Amazons Andy Jassy on the State and Future of Cloud Computer

Today in Security: Amazon’s Andy Jassy on the State and Future of Cloud Computing

Andy Jassy runs Amazon Web Services (AWS), undisputedly the first, largest, and most dominant company in the shared technology infrastructure space. Whenever anybody talks about applications or computing in the cloud, the chances are pretty good that they’re talking about AWS.

Yesterday, Jassy sat down with journalist Kara Swisher, formerly of The Wall Street Journal and The New York Times opinion section, and now co-founder of Vox Media’s Recode, for a lengthy interview​ during the media organization’s Code Conference. The first 10 minutes of the interview has some Amazon cheerleading and a dose of Jeff Bezos tribute, but then Jassy brings his insight into the issues shaping and affecting the development and future of cloud computing. Here are some takeaways.


On the Market and the Pace of Change

Jassy leads the dominant player in the cloud computing space, which got a six-year headstart. Microsoft and Google eventually jumped into the market, and the race to offer the best services and create the best user experience is now on. If AWS and its $31 billion business were a standalone company, it would rank somewhere around 100 on the Fortune 500 list, in the vicinity of Coca-Cola. And Jassy reported it’s growing 41 percent every year.

“We’re still early in this space,” Jassy said. “In the infrastructure technology space, I don’t think there are going to be 25 winners, because scale really matters. But there’s not going to be one. …It’s trillions of dollars ultimately, so it’s not going to be one. There will be several successful players there.”

And as a true, eyes-open techie, he said he sees competition beyond the Microsofts and Googles of the world. “In all of our businesses there are startups that we don’t even know about that have the ability to disrupt," he added. "If you think the technology changes over the last 10 years have been disruptive, and I think they’ve been unbelievably dynamic, I think the next 10 are going to be faster than the last 10, so there’s all kinds of new technology that will evolve.”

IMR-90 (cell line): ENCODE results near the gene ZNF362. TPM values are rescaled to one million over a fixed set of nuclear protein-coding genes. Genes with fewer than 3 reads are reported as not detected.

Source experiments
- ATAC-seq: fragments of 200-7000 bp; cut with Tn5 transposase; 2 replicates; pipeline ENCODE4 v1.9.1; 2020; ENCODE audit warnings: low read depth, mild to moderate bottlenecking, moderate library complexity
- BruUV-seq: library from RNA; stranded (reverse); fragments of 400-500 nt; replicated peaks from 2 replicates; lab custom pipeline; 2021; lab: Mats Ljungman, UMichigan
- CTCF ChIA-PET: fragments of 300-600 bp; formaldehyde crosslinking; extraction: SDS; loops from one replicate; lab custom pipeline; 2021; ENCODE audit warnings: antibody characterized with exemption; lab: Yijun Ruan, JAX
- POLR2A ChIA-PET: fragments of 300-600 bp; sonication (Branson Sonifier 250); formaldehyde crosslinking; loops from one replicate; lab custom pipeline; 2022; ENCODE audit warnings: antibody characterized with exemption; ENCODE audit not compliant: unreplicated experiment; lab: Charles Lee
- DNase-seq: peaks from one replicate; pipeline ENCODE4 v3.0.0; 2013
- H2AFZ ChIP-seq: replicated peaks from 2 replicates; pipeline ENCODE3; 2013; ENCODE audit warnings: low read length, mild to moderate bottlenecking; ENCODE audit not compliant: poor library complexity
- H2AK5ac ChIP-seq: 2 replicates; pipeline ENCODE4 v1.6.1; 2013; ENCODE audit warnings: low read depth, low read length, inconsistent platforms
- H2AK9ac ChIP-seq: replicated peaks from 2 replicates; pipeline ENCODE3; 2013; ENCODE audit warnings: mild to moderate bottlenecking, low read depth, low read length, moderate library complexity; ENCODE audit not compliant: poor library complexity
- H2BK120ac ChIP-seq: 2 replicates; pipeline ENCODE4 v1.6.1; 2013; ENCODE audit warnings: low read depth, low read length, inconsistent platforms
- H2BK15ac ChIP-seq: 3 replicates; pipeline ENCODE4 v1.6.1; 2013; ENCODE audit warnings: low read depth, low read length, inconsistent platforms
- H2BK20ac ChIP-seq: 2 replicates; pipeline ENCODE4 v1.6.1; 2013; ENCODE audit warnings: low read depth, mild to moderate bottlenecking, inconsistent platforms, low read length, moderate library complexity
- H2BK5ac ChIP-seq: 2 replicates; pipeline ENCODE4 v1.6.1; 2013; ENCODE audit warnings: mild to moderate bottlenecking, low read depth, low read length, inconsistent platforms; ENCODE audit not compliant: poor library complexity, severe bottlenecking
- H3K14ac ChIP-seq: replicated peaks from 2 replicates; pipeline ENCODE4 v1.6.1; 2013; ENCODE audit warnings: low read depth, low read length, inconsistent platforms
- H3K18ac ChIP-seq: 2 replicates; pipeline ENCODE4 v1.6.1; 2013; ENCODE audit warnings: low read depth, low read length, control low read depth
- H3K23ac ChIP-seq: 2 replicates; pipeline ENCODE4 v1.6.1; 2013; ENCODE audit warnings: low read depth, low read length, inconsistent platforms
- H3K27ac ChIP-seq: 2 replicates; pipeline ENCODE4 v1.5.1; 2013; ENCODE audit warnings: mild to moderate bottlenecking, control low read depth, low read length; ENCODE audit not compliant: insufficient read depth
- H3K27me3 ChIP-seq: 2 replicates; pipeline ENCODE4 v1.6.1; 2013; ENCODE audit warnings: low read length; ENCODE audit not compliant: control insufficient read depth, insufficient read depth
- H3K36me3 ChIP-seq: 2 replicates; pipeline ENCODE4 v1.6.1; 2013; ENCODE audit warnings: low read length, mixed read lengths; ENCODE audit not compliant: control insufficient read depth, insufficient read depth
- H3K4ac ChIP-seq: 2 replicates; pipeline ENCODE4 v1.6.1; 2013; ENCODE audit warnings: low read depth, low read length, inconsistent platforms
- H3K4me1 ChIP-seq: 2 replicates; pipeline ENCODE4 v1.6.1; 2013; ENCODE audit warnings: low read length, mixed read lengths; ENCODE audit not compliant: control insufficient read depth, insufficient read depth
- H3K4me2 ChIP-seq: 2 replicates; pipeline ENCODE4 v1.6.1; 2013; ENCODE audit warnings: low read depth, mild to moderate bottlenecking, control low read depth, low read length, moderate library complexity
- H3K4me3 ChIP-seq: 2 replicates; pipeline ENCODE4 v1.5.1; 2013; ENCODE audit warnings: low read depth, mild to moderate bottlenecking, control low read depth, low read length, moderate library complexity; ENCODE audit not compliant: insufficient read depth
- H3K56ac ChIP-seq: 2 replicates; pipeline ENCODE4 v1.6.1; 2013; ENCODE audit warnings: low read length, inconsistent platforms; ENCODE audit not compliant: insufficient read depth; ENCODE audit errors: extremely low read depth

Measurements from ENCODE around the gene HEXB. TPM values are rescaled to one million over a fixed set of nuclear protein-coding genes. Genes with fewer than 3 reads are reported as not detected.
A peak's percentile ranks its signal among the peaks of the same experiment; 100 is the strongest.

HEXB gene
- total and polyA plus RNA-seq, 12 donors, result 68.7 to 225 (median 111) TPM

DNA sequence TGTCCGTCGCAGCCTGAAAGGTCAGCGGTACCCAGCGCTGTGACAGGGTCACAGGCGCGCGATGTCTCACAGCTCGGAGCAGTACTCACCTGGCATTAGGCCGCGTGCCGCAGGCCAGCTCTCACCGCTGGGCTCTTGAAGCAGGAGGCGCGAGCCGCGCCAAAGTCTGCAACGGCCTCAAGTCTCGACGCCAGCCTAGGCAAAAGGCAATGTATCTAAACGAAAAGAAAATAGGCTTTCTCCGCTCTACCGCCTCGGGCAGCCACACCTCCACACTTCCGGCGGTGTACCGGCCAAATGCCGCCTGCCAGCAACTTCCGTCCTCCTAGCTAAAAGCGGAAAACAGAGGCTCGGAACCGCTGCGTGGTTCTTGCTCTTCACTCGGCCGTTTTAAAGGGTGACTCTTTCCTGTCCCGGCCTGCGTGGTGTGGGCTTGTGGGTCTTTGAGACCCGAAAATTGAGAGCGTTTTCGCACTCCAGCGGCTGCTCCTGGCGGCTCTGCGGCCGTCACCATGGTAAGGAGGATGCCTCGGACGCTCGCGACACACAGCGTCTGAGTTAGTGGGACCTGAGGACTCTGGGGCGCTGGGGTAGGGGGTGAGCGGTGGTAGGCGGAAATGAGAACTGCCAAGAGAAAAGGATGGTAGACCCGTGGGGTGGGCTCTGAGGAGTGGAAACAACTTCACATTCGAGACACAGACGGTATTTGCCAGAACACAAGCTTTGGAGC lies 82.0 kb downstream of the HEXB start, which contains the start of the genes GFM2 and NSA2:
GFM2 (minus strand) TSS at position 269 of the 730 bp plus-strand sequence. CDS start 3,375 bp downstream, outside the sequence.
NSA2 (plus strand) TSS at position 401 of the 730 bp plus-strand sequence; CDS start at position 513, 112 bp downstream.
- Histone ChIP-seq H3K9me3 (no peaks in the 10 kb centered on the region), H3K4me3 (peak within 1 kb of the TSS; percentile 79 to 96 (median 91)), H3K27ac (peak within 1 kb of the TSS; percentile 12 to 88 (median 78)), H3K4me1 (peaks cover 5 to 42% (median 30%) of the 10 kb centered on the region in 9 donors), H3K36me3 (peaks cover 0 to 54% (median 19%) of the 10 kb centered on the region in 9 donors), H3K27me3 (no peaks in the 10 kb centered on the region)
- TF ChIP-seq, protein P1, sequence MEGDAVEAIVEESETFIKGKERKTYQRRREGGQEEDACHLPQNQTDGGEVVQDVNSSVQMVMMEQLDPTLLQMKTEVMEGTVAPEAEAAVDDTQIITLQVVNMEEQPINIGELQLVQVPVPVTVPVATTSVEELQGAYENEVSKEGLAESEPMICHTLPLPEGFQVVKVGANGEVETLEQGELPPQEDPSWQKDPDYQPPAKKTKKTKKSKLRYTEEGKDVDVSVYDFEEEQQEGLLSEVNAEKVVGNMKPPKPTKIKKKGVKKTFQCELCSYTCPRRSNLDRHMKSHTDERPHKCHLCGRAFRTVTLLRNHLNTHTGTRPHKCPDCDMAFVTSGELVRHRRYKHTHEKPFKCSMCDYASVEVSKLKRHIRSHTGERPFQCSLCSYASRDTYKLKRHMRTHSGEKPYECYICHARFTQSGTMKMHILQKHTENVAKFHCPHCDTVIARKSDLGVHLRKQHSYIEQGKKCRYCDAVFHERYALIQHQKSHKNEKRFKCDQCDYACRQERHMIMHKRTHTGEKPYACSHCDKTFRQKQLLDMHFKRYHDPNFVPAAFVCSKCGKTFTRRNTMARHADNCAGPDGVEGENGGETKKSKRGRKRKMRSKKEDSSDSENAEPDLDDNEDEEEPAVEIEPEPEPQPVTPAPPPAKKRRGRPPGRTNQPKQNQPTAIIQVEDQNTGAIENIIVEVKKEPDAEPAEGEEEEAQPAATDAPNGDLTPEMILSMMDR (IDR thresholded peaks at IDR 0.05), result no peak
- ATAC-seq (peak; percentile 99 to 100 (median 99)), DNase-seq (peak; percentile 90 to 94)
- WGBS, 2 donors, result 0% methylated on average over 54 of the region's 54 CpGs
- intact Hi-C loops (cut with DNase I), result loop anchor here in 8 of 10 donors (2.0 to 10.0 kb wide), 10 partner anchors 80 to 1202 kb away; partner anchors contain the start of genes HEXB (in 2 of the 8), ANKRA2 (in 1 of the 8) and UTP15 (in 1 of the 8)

He said only about 3 percent of what could be in the cloud is currently in the cloud. So the sector is already huge and the potential is staggering: A not-too-distant future where most of what can be in the cloud will be in the cloud.

“Often people talk about hybrid infrastructure, which they mean today to mean some on-premises and some on the cloud,” he said. “I think that in 10 years when people talk about the on-premises part of hybrid, they’re not going to be talking about on-premises infrastructure and servers. All of those are moving to the cloud. The on-premises part is really going to be devices. There are going to be billions of these devices sitting in our homes, in our factories, in oil fields, in agricultural fields, in our cars and planes and ships, everywhere. And those devices are going to need the cloud to do large-scale analytics and then push the prediction to the edge on the devices themselves.”

Large-scale analytics is machine learning and artificial intelligence—terms that are changing from buzzwords to everyday usage and understanding, like "Internet" and "Web." Another technology Jassy mentioned is voice application. “Voice apps have the potential to revolutionize a lot of our customer experiences.”

On Privacy and the Intrusion of a Society Constantly Under a Sensor Net

Essentially, Jassy’s approach to the potential for harm that comes with AI technology such as facial recognition boils down to what Uncle Ben told young Peter Parker: "With great power comes great responsibility."

“The issue is a real one… but just because technology could be misused doesn’t mean we should ban it or condemn it," Jassy explained.

On facial recognition technology, Jassy said, “We give very clear guidance to any of our customers who are law enforcement organizations, who may use the service in such a way where you might impinge civil liberties. We strongly recommend that they don’t use any results that aren’t at least 99 percent confidence levels. And then only as one piece of a human-driven decision like any other piece of evidence.”

In fact, Jassy called for the U.S. federal government to write regulations around using facial recognition technology around those two principles: a 99 percent confidence level and as only one piece of evidence in a larger investigation.

On Cloud Computing and Cybersecurity

Jassy described the layers of cloud computer security, differentiating between security of the infrastructure and security of the applications that sit on top of that infrastructure.

“AWS is responsible for making sure the infrastructure that we provide--our servers, our data centers, our network, and then all of our services... are secure. And then our customers, when they’re using that infrastructure, they’re building applications on top, but they have to do some things themselves to make sure that their applications are secure as well. If you expose your credentials on GitHub, it doesn’t matter what we do with the infrastructure. People can get into your applications, so it’s always been a shared responsibility that way.”​